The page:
The power lunch is a complicated art. Master it, and who knows what you can accomplish.
Companies may be cutting back, but don’t be fooled: the “power lunch” is still alive and well in South Jersey. And those who know how to make the most of a working meal are reaping the business benefits.
“I think that type of more intimate atmosphere is really important,” says Sara Rosenberg, founder of The Power Lunch Project, a business networking organization for leaders in South Jersey and Philadelphia. “You’re making more of a connection as opposed to going to events and passing out business cards and never hearing from anyone again.”
Rosenberg formed The Power Lunch Project last summer. The idea took off almost immediately: today, Rosenberg is organizing about 300 lunches per month for more than 100 people. She says it’s a testament to the fact that networking lunches work.
“We stress building that business relationship,” Rosenberg says. “Nobody is selling anything. You’re more likely to form that business relationship this way. You’ve made a connection, and that’s a resource you can use in the future.”
Local businesspeople say speaking over a good meal in a casual environment can often yield better business results, allowing participants to open up and share their insights in an unhurried atmosphere.
To maximize productivity, though, it’s vital to select the right spot, a location that’s comfortable but affordable, Rosenberg says. Fast food obviously won’t do—but neither, typically, will a five-star restaurant. “In this economy, people are very conscious of what they are spending,” she says. “To be honest, I stay away from higher-end establishments. When you’re meeting someone for networking, everyone is there for the same reason. So any place that will let you either bring a laptop or just work and talk quietly is great.”
Does where you sit in the restaurant affect the conversation? Does a certain reserved table convey status? And most important, who pays for the meal?
Rosenberg says good business networkers don’t necessarily follow any strict rules, but instead get a feel for their lunch companion and go with the flow.
“I think you can feel out the person you’re dining with,” Rosenberg says. “Obviously you don’t want to be sitting near the bathroom, or the main entrance, where you’re constantly distracted. We always tell everyone to pay for your own meal, but of course that depends on the situation.”
Local leaders share their favorite power lunch spots.
Kenneth M. Annarelli, Certified Public Accountant, Gold Gocial Gerstein, Voorhees
“P.J. Whelihan’s in Cherry Hill works great. It has a little more of a relaxed atmosphere and easy access to Routes 295 and 70, so it’s centrally located and easy for anyone to get to.”
Kori Underwood, regional sales specialist, TD Insurance, Mount Laurel
“I would have to say Kuzina in Cherry Hill for sure. The food and service there are fantastic.”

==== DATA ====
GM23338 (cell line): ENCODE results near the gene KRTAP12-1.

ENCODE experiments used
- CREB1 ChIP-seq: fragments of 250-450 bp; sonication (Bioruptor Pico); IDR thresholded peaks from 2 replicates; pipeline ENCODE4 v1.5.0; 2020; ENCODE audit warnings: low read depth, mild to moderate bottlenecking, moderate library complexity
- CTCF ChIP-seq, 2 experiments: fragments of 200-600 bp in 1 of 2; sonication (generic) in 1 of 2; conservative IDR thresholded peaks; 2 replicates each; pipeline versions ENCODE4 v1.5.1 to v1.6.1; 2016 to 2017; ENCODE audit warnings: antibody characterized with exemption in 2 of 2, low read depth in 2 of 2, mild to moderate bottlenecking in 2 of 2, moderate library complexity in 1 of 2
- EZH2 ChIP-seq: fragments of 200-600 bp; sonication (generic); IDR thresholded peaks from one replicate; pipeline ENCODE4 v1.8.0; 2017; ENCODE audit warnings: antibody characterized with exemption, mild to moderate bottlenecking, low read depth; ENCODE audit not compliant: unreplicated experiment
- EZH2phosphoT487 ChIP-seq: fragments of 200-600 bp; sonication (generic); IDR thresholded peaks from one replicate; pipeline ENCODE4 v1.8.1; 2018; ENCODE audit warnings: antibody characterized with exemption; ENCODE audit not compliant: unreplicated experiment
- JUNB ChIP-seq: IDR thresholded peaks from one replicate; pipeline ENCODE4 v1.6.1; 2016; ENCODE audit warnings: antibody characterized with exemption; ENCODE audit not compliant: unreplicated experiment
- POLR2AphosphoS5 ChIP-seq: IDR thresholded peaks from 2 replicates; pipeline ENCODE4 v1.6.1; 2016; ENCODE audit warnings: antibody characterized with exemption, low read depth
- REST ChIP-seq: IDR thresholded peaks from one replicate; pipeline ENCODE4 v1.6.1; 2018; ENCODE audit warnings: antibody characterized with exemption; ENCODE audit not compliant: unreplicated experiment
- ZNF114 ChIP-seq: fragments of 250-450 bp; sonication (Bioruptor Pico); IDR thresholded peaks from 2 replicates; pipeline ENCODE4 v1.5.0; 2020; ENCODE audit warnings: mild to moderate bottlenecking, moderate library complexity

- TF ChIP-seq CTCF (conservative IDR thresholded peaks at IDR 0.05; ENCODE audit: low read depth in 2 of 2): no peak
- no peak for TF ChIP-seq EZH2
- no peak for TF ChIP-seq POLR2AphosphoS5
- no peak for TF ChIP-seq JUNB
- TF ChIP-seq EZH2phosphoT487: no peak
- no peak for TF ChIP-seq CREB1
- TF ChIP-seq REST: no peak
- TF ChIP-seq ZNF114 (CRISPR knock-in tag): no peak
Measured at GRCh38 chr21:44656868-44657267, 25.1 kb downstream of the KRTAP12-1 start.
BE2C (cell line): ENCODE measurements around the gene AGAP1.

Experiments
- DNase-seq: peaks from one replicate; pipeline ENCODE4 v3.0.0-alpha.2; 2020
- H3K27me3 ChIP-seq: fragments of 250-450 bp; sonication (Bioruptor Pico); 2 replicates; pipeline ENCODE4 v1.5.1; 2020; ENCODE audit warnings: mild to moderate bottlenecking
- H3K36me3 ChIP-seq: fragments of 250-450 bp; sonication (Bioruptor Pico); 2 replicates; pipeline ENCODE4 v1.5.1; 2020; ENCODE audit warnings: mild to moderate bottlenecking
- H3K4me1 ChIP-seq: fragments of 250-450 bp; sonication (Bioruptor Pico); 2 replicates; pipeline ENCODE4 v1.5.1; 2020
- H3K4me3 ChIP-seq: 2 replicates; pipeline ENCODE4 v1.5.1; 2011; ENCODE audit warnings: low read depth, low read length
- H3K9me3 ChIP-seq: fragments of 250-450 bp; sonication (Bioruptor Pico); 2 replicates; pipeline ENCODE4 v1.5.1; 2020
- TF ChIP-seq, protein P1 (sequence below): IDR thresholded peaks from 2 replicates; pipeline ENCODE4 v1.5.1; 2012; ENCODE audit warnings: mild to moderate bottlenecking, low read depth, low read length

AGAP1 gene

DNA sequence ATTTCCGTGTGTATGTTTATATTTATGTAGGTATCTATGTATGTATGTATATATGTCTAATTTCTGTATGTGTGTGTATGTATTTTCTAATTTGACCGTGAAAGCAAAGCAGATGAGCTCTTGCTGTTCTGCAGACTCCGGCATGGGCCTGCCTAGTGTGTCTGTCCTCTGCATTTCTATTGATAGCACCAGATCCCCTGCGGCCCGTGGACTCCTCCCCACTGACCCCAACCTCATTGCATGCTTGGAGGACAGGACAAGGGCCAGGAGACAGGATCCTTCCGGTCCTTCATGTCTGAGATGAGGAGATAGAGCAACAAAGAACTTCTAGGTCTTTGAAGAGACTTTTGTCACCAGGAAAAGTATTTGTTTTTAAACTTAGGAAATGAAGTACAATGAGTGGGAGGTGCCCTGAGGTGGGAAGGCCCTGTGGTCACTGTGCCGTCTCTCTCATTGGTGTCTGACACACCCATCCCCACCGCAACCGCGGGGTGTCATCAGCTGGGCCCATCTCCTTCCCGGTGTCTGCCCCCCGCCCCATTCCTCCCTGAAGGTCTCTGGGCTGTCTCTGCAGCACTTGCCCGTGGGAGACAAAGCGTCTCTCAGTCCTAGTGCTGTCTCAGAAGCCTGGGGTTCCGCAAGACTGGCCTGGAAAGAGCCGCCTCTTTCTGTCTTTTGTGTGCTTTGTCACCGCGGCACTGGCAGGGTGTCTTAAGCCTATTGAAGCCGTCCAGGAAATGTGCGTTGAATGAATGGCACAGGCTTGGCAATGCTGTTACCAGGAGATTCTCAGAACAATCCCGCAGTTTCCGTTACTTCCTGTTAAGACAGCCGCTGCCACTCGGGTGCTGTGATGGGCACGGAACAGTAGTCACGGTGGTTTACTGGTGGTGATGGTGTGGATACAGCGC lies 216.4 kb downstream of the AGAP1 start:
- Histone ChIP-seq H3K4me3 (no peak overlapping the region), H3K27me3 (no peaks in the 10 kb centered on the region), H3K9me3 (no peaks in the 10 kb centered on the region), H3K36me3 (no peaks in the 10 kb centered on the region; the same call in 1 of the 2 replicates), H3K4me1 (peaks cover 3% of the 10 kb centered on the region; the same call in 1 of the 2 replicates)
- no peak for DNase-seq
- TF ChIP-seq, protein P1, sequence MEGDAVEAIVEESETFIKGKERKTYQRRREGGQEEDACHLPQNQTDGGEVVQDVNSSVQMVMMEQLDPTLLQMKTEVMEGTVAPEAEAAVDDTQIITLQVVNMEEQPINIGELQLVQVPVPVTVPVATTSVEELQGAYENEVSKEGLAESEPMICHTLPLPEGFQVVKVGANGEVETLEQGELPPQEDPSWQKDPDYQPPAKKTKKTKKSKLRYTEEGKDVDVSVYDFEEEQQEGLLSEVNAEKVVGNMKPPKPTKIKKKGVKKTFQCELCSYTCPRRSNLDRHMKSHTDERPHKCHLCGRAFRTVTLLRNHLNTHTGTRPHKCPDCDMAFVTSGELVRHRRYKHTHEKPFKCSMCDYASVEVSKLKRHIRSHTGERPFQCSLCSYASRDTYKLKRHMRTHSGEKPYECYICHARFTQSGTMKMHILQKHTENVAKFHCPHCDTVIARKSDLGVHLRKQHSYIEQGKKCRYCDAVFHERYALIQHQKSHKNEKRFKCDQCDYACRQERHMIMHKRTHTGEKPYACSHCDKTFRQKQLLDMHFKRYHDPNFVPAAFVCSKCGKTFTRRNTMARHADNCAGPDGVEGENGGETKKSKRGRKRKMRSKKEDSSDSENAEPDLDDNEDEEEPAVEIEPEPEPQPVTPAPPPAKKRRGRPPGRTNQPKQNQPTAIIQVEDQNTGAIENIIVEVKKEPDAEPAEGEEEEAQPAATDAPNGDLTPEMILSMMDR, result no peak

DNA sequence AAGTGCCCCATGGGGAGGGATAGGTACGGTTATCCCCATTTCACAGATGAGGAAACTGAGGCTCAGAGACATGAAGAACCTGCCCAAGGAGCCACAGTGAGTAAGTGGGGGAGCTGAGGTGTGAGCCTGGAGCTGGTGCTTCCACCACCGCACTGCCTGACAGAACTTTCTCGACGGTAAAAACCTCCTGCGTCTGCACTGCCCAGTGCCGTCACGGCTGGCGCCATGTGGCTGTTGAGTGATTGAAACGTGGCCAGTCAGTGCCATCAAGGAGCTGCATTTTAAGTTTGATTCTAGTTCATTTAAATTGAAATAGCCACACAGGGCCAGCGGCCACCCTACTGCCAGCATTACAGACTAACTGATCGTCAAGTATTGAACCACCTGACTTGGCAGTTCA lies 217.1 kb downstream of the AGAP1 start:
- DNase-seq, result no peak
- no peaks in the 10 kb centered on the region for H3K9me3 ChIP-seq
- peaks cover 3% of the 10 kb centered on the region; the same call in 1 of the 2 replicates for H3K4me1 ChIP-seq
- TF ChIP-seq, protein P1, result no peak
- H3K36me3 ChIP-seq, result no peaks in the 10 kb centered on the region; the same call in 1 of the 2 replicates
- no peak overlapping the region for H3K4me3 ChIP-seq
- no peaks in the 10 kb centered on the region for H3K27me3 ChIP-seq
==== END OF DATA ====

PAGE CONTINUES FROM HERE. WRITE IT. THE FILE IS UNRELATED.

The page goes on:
Steven Zelinger, attorney, Rabil, Kingett & Stewart, Washington Township
“I’m a big fan of Ponzio’s. More networking goes on there than one could imagine, given that it is easy to find, nice enough for business and casual enough that you can have the waitresses call you ‘babe.’”
Jody Campbell, owner, Rapid Refill Ink, Voorhees
“Any of the Panera Bread locations are always a good spot.”
Kristi Howell-Ikeda, president and chief executive, Burlington County Chamber of Commerce
“My favorite working lunch spot is the Robin’s Nest in Mount Holly in the summer. You can sit outside, get work done and be seen—and best of all, relax to the sound of the stream trickling by.
Roger Butler, personal lines sales manager, The Barclay Group, Riverton
“TGI Fridays in Mount Laurel has a lot of room, and the noise usually isn’t too overpowering.”
Dr. Anu Momi, owner, Anu Medical Spa, Voorhees
“I would say for a one-on-one meeting, Redstone Grill in Marlton. It’s a little loud usually, so it’s not the best location for large groups, but the menu has a lot of variety, so there is something for everyone.”
Adam D. Greenberg, attorney, Honig and Greenberg, Cherry Hill
“The Kibitz Room in Cherry Hill. It may a little noisy inside, but for networking purposes, the food there is just great. Also, I like West Side Gravy in Collingswood. The cheesesteak egg rolls will make you want to forget about keeping Kosher.”
Les Vail, executive director, Gloucester County Chamber of Commerce
“I like to have breakfast and lunch meetings at Angelo’s Diner in Glassboro. It’s right next to our office, the food and service are great, very affordable, and it’s an environment in which anyone can feel comfortable talking business while having a good meal.”
Published (and copyrighted) in South Jersey Biz, Volume 1, Issue 4 (April, 2011).
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